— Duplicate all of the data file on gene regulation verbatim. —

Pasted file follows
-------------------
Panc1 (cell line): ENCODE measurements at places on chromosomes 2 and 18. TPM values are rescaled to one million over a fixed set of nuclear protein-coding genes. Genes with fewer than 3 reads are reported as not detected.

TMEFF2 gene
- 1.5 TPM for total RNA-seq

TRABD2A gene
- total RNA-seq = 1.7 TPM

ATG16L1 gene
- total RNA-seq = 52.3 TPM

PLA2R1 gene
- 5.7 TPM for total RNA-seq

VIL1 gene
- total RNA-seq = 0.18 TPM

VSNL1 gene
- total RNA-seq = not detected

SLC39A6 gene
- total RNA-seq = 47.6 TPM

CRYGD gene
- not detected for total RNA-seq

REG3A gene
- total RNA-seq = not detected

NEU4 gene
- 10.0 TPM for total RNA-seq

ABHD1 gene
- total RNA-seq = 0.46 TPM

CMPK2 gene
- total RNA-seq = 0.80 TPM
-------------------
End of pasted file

Panc1 (cell line): ENCODE measurements at places on chromosomes 2 and 18. TPM values are rescaled to one million over a fixed set of nuclear protein-coding genes. Genes with fewer than 3 reads are reported as not detected.

TMEFF2 gene
- 1.5 TPM for total RNA-seq

TRABD2A gene
- total RNA-seq = 1.7 TPM

ATG16L1 gene
- total RNA-seq = 52.3 TPM

PLA2R1 gene
- 5.7 TPM for total RNA-seq

VIL1 gene
- total RNA-seq = 0.18 TPM

VSNL1 gene
- total RNA-seq = not detected

SLC39A6 gene
- total RNA-seq = 47.6 TPM

CRYGD gene
- not detected for total RNA-seq

REG3A gene
- total RNA-seq = not detected

NEU4 gene
- 10.0 TPM for total RNA-seq

ABHD1 gene
- total RNA-seq = 0.46 TPM

CMPK2 gene
- total RNA-seq = 0.80 TPM